The CFPB, in cooperation with the Office of the Comptroller of the Currency (OCC), recently issued a consent order against Bank of America and its credit card subsidiary, FIA Card Services, to pay an estimated total of $727 million for alleged UDAAP violations related to credit card add-on products in connection with identity protection and debt cancellation services. According to the order, the bank and its add-on product service providers marketed two credit card payment protection services with telemarketing scripts that contained misstatements and through telemarketers who went off script in a misleading manner, resulting in consumers being misled. The bank was also found to have charged consumers for products they did not receive, unfairly charged interest and improperly charged fees. With respect to the identity protection services, the bank, through its service providers, was accused of billing for credit monitoring and/or credit reporting services that ultimately were not provided.
In addition to the extensive civil money penalties, the consent order requires the bank to revise its UDAAP policy and take the following actions:
- Implement a written comprehensive UDAAP assessment, conducted annually, for existing or new add-on products;
- Develop and implement written policies and procedures to effectively manage, prevent, detect and mitigate, on an on-going basis, the risks identified in the written assessment;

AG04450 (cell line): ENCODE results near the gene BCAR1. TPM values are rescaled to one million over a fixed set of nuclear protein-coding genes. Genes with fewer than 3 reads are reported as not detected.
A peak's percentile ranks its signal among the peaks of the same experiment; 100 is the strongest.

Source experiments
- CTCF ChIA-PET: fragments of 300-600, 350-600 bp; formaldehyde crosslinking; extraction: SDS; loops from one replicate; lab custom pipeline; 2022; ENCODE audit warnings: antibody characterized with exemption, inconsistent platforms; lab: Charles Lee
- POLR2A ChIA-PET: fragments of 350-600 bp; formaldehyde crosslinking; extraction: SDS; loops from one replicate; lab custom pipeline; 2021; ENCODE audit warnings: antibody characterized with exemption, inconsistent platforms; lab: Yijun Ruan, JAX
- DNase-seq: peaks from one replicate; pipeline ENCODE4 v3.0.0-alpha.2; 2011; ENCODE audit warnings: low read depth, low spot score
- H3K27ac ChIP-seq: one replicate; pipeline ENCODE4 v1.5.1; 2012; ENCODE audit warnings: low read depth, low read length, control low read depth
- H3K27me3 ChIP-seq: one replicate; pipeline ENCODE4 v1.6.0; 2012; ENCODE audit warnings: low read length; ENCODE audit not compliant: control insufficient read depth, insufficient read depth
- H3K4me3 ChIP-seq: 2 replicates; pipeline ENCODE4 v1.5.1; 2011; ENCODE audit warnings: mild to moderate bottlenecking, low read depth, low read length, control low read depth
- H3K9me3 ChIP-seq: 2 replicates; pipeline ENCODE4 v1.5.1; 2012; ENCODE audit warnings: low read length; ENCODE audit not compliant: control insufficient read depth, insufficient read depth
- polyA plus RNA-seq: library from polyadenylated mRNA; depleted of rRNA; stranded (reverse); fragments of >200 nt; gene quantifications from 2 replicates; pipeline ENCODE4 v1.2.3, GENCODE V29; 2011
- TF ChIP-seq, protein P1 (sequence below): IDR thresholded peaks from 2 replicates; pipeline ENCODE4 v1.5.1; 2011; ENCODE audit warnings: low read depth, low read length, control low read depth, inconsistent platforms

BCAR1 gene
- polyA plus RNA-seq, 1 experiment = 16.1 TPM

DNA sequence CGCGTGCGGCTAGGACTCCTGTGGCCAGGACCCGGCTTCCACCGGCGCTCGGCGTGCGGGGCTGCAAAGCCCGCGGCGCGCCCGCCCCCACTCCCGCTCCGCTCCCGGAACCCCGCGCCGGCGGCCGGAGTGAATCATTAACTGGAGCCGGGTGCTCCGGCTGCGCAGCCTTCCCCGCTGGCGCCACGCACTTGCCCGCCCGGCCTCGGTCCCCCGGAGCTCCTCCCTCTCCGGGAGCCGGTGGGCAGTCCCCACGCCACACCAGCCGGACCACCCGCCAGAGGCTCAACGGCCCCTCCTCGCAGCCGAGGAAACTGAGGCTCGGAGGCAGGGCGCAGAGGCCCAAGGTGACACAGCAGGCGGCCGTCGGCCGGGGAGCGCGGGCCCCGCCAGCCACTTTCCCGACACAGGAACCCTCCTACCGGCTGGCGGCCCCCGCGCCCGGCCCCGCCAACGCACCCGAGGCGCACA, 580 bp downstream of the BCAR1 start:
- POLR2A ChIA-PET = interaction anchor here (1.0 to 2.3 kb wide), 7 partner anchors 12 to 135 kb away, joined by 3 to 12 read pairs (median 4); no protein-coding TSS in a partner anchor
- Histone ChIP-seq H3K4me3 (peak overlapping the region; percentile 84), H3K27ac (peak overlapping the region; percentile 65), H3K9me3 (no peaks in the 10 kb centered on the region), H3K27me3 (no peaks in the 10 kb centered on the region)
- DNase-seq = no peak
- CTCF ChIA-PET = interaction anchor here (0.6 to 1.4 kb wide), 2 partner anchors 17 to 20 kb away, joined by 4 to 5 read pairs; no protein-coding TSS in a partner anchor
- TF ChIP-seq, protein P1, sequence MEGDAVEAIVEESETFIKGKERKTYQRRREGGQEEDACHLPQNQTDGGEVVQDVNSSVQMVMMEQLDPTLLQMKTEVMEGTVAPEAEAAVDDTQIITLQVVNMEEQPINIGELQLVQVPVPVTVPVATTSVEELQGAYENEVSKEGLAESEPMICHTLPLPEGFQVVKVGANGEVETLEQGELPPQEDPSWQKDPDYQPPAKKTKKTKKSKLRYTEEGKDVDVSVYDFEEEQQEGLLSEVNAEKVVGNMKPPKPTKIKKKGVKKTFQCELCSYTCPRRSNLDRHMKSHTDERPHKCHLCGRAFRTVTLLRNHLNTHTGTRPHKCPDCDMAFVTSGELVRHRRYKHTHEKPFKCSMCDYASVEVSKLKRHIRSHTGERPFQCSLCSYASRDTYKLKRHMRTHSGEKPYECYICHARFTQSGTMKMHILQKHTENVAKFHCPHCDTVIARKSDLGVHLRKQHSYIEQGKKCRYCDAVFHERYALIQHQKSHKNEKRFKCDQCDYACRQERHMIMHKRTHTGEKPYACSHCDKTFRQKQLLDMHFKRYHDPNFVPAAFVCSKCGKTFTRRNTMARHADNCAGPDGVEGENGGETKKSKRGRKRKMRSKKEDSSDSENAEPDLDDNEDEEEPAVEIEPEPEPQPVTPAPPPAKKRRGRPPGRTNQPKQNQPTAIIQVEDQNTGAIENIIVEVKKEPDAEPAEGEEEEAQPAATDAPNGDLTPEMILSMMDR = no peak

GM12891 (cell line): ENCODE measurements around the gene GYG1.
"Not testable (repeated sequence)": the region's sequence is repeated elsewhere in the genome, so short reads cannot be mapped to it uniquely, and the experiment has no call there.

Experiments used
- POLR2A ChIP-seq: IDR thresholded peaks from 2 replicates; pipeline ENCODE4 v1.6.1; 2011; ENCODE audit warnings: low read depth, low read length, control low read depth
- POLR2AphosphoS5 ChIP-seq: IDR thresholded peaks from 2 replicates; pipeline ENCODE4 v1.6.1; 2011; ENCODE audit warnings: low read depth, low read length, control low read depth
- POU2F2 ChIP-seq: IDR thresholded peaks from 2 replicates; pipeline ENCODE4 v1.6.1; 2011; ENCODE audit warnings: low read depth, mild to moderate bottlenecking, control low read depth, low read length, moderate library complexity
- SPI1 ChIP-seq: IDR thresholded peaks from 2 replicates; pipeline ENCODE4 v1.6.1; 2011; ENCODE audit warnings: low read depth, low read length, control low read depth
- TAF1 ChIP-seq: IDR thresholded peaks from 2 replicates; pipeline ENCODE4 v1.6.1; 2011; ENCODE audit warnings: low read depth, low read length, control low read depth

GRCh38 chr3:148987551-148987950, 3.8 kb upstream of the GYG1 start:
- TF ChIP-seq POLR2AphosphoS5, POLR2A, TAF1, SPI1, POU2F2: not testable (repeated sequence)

- Record all calls in which add-on products are marketed or sold and record calls where a customer indicates that he did not authorize, does not want, does not need or wishes to cancel the add-on product. The recordings must be retained for at least 25 months from the date of the call;
- Create comprehensive written procedures for providing appropriate training on applicable federal consumer financial laws and the bank’s related policies and procedures regarding add-on products and unfair, deceptive, and abusive acts and practices; and
- Create comprehensive written policies and procedures and develop training materials for identifying and reporting violations of applicable federal consumer financial laws and policies and procedures related to add-on products sold by the bank’s employees and service providers’ employees or agents. This must be completed in a timely manner, with the support of an independent compliance unit to oversee the sale and marketing of add-on products.
The OCC’s order also requires the bank to improve governance of third-party vendors associated with the add-on products.
Being billed as the CFPB’s toughest UDAAP enforcement action involving add-on financial products to date, the consent order should serve as a strong reminder of the scrutiny that all financial services company falling under the CFPB’s jurisdiction may encounter. The CFPB’s investigation into past billing practices stretched back farther than in other investigations, and the bureau’s investigation into the bank’s marketing tactics and billing practices was no less than intrusive. All prepaid companies should consider the consent order’s call for an annual UDAAP policy assessment, the various written policies and procedures and the monitoring obligations as an indication of the CFPB’s general UDAAP-related expectations.